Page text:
Review: ‘Obsidio’ by Amie Kaufman and Jay KristoffPosted: May 27, 2018
Kady, Ezra, Hanna, and Nik narrowly escaped with their lives from the attacks on Heimdall station and now find themselves crammed with 2,000 refugees on the container ship, Mao. With the jump station destroyed and their resources scarce, the only option is to return to Kerenza — but who knows what they’ll find seven months after the invasion?
Meanwhile, Kady’s cousin, Asha, survived the initial BeiTech assault and has joined Kerenza’s ragtag underground resistance. When Rhys — an old flame from Asha’s past — reappears on Kerenza, the two find themselves on opposite sides of the conflict.
With time running out, a final battle will be waged on land and in space, heroes will fall, and hearts will be broken.
This series, you guys.
Obsidio is the third book in The Illuminae Files trilogy. (You can read my reviews of the first two books, Illuminae and Gemina, here and here.) It continues in the same vein as the first two books, told through “found footage” and transcriptions of camera footage. There is some art included, as was the case in Gemina — though not as much this time.
I love love love this series, you guys. I love the way it’s presented. I love that we get a sense of these characters through chat logs and camera footage and diary entries. I love that the lines of dialogue describing the actions of spaeships themselves swoop and twirl across the page, and that the lines belonging to everyone’s favourite crazy computer, AIDAN, are filled with glitches and code. As well as being a great story, this trilogy is a work of art, in the visual sense. Everyone should own it.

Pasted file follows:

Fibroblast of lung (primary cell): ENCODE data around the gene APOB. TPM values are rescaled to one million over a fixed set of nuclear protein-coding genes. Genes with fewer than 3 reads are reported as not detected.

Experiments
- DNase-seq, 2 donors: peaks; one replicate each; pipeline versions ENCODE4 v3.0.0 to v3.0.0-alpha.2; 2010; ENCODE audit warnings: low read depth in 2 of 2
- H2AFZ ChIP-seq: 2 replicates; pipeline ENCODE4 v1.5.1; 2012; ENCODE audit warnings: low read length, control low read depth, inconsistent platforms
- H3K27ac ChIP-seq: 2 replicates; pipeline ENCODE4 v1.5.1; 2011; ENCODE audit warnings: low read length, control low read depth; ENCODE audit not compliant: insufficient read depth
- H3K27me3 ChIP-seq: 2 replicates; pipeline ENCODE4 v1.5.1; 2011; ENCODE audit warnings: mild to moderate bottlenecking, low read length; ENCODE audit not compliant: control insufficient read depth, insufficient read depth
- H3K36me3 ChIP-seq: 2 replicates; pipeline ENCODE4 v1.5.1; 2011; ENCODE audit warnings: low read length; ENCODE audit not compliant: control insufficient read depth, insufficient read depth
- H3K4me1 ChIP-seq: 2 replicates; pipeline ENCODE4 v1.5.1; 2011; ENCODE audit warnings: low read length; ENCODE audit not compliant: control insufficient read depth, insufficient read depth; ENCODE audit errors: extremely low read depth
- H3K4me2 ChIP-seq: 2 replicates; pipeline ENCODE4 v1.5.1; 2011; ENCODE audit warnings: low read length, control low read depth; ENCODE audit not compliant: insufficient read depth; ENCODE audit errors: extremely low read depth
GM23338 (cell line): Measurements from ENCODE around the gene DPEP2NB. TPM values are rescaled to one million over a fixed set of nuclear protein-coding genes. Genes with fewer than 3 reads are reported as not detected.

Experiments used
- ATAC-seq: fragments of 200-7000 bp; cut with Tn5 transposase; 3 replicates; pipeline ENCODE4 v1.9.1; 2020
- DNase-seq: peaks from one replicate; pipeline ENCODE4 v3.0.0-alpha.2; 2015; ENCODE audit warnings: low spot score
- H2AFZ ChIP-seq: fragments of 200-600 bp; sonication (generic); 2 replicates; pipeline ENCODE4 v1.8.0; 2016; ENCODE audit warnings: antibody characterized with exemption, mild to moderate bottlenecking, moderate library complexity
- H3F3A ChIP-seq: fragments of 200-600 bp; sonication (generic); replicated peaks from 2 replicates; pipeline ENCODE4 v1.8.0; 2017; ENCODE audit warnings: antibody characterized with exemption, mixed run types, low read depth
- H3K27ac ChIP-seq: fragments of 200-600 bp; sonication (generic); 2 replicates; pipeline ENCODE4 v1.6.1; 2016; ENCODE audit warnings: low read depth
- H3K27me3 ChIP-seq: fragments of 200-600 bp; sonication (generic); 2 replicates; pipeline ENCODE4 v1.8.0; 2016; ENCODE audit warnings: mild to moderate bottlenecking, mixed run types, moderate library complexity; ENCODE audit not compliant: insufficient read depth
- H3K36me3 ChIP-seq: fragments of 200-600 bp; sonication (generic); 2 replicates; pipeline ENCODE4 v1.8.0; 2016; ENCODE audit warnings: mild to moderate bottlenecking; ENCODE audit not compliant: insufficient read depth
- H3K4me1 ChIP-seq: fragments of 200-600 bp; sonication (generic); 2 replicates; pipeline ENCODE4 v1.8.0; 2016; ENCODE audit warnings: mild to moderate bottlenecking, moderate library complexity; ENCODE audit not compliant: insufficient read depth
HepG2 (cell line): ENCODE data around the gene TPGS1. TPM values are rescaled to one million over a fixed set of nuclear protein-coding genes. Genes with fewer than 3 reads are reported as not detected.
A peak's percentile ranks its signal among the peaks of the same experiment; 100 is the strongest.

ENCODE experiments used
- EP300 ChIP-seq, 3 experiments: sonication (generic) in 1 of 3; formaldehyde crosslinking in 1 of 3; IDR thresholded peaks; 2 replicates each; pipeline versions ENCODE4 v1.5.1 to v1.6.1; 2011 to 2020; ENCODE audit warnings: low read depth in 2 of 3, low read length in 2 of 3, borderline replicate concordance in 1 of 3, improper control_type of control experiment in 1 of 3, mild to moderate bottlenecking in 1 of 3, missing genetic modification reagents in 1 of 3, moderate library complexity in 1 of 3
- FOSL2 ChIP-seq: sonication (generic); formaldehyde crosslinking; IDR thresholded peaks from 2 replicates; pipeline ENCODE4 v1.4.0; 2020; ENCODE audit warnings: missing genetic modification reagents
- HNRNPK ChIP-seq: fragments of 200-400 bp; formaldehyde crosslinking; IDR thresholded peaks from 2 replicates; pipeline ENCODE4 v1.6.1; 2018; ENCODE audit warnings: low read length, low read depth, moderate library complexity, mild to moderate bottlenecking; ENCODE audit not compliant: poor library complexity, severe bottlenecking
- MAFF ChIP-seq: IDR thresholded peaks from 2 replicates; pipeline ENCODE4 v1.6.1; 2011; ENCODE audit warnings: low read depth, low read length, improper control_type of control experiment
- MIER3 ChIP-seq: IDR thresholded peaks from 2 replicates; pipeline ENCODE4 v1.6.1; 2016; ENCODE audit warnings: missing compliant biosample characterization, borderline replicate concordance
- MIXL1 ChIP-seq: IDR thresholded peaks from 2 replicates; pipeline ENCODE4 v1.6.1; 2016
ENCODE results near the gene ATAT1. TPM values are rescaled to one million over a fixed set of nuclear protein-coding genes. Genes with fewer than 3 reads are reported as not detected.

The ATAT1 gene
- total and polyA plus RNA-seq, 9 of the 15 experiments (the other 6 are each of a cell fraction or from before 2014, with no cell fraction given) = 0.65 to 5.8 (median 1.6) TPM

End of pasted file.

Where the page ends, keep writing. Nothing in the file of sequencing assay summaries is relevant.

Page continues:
As far as Obsidio goes, specifically, I gave it five stars — the same as for the rest of the series — though, if I had to pick a favourite of the three, I think Gemina would win. It’s a near thing, though.
Asha and Rhys are older than the other leads in this series. They had a history as teens, and are now meeting up again in their twenties. But they aren’t the stars of Obsidio the same way that the other two couples are of their books, because Kady, Ezra, Hanna and Nik are all part of this story as well. The book switches between events on the Mao and events on Kerenza, the planet where everything kicked off in the first place.
It’s sometimes easy to forget how old the protagonists are in these stories; one of the things I liked about Obsidio was how some of the minor characters expressed horror at being expected to take directions from teenagers. (I’m not saying I like people ignoring teens — I wouldn’t read so much YA if that were the case — but it was very realistic to have a seasoned, grizzled adult express incredulity at some of the things that our four teen heroes have done. These kids have had a very bad few months.)
The Illuminae Files have broken the mould. I can’t wait to see what other books follow in their footsteps — and I can’t wait to see what Amie and Jay get up to next.